Because of the long odds involved, countries rationally encourage pursuit of discovery. In Britain, the technology support agency Innovate UK distributes £500m in research and development grants to business each year.MoreON THIS TOPICPMI data boost manufacturing hopesFinancial lifeline on way for steel sectorSteel crisis deepens with 1,200 job lossesOil and gas lift UK industrial outputFT VIEWOne power too many for the security statePresident Xi’s historic gesture to TaiwanSisi autocracy is no way forward for EgyptThe Bank of Japan considers more easingSign up nowFirstFT is our new essential daily email briefing of the best stories from across the webWhile the model has worked well enough, it is now under review by the new Conservative government. The business secretary, Sajid Javid, would like the state to make a return for its help by making loans, not grants, to innovators. This has some superficial appeal. But Mr Javid should beware of making a switch that may harm innovation, for no obvious reward.It is easy to see why some argue for the state to charge for its support. Many profitable businesses have been built on intellectual property funded by public money. Much of the technology behind Apple’s iPhone, for example, originated in US government-sponsored research.Moreover, some grant recipients are themselves successful and profitable enterprises. Take Rolls-Royce, for instance. The aerospace giant spent on average £650m a year on R&D, training and investment between 2005 and 2014. Would it have really missed the £33m a year it received from Innovate UK in funding?The early-stage research that most grant money is spent on is very different from a typical investment. Not only are outcomes more uncertain, but the distinction between success and failure may be blurred, not least because turning an invention into a profitable product often takes years. The wonder material graphene, first isolated at the University of Manchester in 2004, may have been awarded a Nobel Prize and hailed as the new silicon. Nonetheless, its commercial applications are yet to be established.Research grants may be “free”, but the evidence suggests they unlock private investment beyond the requirement to match funding. In the case of start-ups, this funding also functions as both seed capital and a valuable signal to commercial investors.It is also unclear why a business would want to take out a loan on its early-stage research from the government. Large companies already have access to financing from their banks. Start-ups and small companies lack the collateral to do so anyway.The R&D sector drives what Britain aspires to be: a high-wage, high-skill economy with a competitive edge. If research grants are withdrawn, the large companies may simply move their R&D departments abroad. Small companies, currently receiving two-thirds of Innovate UK’s budget, would struggle to fund research.The big picture shows that the UK’s public spending on science is below that of any other G8 country. Despite that, it ranks among the leading countries in terms of innovation. That hardly justifies expenditure cuts.True, one of the biggest challenges for British R&D is to commercialise its discoveries, but offering research grants in the form of loans would not help. It would simply add to the risks researchers are already taking by dedicating their time to uncertain tasks. More business training for Britain’s researchers may be a good idea. Regarding the funding model, no great innovation is required.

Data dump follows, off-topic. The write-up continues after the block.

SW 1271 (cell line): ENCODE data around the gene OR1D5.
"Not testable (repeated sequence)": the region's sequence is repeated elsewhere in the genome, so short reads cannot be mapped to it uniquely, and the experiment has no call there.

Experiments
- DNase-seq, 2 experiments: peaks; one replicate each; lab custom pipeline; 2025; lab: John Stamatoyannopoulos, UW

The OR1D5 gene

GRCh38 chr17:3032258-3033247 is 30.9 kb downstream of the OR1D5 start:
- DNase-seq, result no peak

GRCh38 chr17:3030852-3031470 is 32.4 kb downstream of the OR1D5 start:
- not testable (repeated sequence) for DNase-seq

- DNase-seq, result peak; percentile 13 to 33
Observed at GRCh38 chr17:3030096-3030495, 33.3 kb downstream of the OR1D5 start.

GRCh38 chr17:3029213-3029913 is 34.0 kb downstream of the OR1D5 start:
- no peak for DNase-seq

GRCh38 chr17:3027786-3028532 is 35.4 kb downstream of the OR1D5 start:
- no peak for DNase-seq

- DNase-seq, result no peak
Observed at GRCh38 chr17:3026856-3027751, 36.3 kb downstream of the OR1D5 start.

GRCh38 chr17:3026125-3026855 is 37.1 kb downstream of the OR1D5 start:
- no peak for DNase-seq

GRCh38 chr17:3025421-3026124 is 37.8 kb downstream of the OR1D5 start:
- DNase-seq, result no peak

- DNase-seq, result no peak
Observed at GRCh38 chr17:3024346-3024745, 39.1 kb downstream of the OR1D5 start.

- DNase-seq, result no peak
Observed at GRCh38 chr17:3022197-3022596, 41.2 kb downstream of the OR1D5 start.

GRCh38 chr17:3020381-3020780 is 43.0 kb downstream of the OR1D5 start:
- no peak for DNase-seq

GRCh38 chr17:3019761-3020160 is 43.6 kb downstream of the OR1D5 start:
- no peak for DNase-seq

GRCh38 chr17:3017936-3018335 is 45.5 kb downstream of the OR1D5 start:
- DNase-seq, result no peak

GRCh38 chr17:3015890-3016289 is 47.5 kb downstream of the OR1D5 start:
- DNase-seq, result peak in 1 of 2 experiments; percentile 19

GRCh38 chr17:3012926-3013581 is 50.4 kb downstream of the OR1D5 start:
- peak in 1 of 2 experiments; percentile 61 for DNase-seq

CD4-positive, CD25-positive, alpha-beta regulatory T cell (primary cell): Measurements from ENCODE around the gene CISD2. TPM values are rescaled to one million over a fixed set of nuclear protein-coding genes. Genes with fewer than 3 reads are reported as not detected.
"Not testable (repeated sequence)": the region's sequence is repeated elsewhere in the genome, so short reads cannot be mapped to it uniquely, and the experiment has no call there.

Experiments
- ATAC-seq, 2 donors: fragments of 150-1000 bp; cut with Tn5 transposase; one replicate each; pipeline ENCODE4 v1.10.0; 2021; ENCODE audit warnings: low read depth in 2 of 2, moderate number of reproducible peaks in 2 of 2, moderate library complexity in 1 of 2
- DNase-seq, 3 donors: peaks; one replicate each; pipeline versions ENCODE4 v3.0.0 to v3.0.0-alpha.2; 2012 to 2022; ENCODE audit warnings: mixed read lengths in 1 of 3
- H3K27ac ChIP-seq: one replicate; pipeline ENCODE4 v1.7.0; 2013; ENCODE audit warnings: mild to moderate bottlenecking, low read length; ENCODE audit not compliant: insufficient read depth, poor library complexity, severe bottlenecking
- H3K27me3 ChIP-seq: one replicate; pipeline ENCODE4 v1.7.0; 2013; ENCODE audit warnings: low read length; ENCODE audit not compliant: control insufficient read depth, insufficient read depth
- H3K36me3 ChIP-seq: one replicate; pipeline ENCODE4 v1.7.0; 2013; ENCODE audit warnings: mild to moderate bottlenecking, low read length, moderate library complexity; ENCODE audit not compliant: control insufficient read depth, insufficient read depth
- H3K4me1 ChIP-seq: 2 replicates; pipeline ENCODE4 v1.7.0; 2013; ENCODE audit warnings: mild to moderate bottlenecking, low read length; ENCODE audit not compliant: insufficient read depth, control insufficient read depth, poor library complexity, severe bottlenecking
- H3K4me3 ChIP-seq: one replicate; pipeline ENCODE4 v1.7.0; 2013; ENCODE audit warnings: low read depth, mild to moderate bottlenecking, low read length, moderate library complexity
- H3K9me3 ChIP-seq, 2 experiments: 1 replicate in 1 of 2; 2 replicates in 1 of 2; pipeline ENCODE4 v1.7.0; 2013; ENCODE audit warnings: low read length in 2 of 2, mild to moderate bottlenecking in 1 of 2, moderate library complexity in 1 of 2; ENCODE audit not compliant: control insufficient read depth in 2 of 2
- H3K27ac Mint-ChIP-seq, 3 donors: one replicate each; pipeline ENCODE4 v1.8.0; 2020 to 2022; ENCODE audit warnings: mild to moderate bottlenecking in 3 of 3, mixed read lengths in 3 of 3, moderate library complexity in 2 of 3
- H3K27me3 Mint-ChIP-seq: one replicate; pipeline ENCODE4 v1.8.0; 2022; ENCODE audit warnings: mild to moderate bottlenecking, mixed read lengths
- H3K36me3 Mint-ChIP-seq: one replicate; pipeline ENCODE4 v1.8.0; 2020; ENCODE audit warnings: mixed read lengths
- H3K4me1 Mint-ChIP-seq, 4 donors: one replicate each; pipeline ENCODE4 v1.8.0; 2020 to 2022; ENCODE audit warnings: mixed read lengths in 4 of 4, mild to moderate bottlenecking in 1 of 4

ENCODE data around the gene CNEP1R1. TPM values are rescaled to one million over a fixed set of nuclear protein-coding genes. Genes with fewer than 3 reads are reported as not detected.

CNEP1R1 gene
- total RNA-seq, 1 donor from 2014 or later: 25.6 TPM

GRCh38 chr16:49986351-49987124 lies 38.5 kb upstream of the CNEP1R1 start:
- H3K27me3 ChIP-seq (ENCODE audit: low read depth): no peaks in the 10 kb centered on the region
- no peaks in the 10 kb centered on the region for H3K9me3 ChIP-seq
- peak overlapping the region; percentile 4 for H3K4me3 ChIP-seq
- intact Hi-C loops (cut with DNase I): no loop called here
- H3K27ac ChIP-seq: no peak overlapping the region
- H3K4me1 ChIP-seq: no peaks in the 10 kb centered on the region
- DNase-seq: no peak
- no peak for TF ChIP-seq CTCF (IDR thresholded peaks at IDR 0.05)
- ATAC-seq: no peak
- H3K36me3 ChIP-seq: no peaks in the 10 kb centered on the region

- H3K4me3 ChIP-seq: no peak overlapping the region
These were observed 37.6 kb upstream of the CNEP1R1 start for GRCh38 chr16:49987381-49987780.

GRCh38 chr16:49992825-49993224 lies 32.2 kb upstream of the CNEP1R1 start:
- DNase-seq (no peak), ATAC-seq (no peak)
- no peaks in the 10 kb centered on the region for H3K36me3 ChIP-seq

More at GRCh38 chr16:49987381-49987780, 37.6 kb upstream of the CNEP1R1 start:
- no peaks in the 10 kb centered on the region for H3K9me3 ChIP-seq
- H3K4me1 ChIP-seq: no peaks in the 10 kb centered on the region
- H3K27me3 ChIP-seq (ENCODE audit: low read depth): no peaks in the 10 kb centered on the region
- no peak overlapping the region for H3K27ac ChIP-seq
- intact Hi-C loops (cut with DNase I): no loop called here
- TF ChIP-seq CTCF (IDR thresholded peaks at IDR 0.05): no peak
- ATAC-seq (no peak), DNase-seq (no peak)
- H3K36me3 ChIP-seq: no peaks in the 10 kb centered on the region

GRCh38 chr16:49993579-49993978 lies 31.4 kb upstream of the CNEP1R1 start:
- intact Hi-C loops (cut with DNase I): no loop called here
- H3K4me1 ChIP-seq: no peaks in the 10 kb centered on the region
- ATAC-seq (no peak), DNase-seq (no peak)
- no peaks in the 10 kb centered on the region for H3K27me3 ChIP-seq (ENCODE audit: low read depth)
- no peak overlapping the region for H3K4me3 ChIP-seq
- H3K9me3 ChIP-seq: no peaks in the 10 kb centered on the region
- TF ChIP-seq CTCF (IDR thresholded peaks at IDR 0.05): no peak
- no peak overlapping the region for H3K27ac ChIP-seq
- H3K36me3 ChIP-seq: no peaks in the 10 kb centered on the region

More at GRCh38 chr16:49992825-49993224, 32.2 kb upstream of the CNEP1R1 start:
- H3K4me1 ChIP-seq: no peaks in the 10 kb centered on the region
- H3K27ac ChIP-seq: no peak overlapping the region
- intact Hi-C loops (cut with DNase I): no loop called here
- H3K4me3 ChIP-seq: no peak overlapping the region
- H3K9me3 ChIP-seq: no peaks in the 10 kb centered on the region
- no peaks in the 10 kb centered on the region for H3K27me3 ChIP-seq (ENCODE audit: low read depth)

The Kentucky Network for Innovation and Commercialization (KYNETIC) has selected eight teams from universities across the Commonwealth for Cycle 8 project funding. KYNETIC is a National Institutes